Wu et al. investigated the associations of diet quality, physical activity (PA), sedentary behaviors (SB) and HRQoL among children with mental health disorders. They found that health promotion programs, which focused on promoting a high-quality diet, increased PA, a better HRQoL and reduced SB among children, could contribute to improving mental health.

Gao et al. evaluated the effect of home enteral nutrition on nutritional status, body composition (BC), HRQoL and other clinical outcomes in malnourished patients with intestinal failure. It was found that home enteral nutrition improves nutritional status, BC and HRQoL.

Wang et al. conducted a systematic review of controlled trials (RCTs) to explore the efficacy of a low-FODMAP diet (LFD) with regard to alleviating the symptoms of irritable bowel syndrome (IBS). They found that an LFD is effective in reducing the global symptoms and improving the bowel habits of adult patients with IBS.

Leão et al. explored the association between nutritional status and functional status among older adults receiving assistance from the in-home nursing care service. The primary finding of this study was that better functional status is directly associated with good nutritional status.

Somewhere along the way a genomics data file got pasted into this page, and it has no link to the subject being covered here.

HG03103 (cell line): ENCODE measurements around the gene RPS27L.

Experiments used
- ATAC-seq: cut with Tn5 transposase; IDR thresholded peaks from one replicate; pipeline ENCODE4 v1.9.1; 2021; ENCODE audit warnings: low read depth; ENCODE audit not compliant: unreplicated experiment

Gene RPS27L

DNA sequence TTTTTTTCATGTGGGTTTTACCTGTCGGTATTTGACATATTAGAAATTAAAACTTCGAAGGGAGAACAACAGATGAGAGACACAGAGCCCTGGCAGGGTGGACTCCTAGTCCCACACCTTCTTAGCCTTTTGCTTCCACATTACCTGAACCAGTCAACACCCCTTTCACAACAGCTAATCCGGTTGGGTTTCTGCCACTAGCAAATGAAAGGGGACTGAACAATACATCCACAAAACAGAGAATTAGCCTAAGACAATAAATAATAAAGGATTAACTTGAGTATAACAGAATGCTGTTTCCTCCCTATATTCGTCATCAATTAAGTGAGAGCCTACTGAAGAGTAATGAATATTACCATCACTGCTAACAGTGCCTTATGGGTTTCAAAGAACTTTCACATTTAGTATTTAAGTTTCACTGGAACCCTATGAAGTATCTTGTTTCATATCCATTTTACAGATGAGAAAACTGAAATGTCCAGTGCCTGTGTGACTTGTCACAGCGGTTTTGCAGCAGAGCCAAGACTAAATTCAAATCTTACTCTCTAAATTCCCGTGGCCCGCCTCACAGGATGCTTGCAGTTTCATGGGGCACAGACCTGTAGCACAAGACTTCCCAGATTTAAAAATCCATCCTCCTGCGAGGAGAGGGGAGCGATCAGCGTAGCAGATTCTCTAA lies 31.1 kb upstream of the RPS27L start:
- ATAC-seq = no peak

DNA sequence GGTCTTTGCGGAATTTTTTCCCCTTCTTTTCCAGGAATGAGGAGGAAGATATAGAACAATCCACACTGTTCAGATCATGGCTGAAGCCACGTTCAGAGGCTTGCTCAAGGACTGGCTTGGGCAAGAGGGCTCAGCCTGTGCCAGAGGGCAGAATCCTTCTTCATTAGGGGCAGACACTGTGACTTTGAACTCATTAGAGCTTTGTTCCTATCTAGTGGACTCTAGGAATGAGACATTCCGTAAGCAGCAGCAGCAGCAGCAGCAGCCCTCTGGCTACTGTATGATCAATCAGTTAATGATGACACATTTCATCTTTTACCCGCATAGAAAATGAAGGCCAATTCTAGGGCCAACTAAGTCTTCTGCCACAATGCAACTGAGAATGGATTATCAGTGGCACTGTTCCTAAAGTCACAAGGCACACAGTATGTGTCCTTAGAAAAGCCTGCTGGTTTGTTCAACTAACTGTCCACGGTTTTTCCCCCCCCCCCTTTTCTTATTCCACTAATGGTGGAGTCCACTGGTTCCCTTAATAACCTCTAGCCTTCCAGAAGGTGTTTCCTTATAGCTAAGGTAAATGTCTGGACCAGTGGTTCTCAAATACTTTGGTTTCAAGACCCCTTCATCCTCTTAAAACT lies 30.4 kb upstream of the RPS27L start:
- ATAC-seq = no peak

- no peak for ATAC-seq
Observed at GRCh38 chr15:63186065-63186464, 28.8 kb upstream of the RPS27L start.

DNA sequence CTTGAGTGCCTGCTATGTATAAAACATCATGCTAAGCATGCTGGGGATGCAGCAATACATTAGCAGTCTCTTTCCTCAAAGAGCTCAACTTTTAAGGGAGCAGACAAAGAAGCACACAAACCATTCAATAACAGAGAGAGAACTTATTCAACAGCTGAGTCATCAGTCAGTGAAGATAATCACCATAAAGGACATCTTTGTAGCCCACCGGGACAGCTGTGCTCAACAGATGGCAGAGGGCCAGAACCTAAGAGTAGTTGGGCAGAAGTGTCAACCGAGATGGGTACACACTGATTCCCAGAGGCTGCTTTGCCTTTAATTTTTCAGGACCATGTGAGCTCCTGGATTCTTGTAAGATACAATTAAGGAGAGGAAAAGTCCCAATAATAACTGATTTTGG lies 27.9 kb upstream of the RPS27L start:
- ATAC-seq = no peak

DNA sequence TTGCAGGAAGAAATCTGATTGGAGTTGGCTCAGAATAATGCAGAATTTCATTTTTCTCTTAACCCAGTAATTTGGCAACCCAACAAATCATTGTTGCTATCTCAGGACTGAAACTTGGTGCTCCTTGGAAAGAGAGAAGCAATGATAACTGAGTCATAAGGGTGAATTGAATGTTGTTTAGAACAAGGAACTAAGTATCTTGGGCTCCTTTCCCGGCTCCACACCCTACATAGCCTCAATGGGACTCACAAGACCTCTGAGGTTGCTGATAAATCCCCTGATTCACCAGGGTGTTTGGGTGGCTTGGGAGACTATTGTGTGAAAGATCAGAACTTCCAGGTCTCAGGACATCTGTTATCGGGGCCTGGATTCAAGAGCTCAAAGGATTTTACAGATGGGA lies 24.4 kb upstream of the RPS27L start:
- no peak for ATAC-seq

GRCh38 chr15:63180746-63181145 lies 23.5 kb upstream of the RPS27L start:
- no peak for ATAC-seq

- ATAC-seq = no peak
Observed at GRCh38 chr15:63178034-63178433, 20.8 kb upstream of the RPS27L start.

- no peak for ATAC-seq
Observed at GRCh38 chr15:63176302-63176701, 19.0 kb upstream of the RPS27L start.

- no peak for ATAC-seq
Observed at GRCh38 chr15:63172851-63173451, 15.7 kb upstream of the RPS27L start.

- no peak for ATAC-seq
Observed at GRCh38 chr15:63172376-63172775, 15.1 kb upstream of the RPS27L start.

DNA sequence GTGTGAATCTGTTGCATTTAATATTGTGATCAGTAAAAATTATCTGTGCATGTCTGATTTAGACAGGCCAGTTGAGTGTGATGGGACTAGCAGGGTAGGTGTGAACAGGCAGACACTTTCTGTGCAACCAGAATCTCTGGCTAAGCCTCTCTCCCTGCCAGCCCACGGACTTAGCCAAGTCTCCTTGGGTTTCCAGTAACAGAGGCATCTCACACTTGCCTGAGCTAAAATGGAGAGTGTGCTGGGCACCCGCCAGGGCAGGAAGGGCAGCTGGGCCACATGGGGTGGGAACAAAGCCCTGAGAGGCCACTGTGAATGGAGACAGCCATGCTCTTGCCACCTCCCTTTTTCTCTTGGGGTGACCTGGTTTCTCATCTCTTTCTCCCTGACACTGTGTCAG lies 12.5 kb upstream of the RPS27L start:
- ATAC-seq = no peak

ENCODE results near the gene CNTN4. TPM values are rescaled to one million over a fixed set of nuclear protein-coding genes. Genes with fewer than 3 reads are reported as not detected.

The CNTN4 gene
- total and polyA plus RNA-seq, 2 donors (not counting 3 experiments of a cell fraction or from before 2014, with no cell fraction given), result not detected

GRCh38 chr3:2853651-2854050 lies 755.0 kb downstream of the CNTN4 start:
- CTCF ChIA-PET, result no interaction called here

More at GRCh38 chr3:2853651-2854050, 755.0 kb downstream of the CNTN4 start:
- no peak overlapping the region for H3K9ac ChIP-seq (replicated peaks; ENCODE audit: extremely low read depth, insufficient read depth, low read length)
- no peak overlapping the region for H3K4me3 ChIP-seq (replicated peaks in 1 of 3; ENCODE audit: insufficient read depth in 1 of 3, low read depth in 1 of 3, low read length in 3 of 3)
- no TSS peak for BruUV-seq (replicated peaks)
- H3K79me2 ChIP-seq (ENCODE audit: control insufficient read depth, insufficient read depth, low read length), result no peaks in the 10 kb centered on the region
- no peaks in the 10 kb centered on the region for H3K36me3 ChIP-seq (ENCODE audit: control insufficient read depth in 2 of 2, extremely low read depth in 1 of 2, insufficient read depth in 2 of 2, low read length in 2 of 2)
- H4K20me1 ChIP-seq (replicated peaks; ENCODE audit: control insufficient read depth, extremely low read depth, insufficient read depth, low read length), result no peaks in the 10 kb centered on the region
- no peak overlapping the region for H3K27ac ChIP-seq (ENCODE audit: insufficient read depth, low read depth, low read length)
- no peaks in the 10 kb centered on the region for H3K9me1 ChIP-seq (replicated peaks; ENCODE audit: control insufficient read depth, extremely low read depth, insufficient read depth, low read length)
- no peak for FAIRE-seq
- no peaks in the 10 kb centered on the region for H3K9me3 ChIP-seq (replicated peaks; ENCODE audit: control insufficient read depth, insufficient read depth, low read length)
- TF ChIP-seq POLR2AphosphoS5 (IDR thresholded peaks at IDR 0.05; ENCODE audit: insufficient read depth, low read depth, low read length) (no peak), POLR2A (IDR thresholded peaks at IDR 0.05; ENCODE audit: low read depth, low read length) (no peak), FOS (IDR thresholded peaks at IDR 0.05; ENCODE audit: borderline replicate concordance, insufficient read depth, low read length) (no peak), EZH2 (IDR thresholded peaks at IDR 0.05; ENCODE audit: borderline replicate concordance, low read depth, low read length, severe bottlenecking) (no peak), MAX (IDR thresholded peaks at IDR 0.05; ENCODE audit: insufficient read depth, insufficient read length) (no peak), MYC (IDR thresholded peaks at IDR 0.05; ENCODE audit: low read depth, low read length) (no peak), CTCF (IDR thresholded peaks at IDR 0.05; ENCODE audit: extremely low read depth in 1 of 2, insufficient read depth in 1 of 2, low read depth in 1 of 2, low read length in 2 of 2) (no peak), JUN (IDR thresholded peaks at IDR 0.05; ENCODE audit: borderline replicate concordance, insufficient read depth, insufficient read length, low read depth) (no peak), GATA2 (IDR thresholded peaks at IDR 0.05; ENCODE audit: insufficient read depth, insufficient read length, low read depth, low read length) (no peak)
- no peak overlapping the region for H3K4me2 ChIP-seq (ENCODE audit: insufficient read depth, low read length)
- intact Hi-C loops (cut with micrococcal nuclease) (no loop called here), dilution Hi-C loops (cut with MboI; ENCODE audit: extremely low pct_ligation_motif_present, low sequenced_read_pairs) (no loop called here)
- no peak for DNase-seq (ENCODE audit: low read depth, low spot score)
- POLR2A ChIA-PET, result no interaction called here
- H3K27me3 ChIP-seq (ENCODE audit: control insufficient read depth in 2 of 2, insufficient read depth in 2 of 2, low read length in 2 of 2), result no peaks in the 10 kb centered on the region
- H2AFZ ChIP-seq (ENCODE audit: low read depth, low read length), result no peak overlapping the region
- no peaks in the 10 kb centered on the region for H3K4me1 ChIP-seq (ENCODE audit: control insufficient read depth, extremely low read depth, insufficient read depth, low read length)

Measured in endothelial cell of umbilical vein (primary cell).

All the studies included in this Research Topic either directly or indirectly explored the link between nutrition and HRQoL, based upon which we can identify two types of interaction: ( 1 ) bi-direction interaction: in other words, a good nutritional status leads to a better HRQoL and vice-versa or ( 2 ) synchronic interaction: the two interact with one other to impact another outcome, i.e., an adequate nutritional status plus adoption of a good QoL may improve a medical disease or a psychological disorder. Clearly, future research is still needed to replicate these findings and to consolidate them.

In conclusion, we are grateful to “Frontiers in Nutrition” for giving us the opportunity to serve as editors for this Research Topic; it has been such a challenging and motivating experience from which we have learned a great deal and which we intend to continue. Secondly, we would like to thank our valuable authors for sharing their research in this collection, which we believe will have relevance for the readership in their clinical practice. Last but not least, we wish to thank our reviewers for their time and input, which undoubtedly improved the quality of our studies.

Author Contributions

All authors claim authorship, and have approved and made substantial contributions to the conception, drafting and final version of the paper.

Conflict of Interest

The authors declare that the research was conducted in the absence of any commercial or financial relationships that could be construed as a potential conflict of interest.

Publisher's Note

All claims expressed in this article are solely those of the authors and do not necessarily represent those of their affiliated organizations, or those of the publisher, the editors and the reviewers. Any product that may be evaluated in this article, or claim that may be made by its manufacturer, is not guaranteed or endorsed by the publisher.

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Quality of Life - Biopsychosocial Perspectives

Quality of Life

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Catholic University of the Sacred Heart , Italy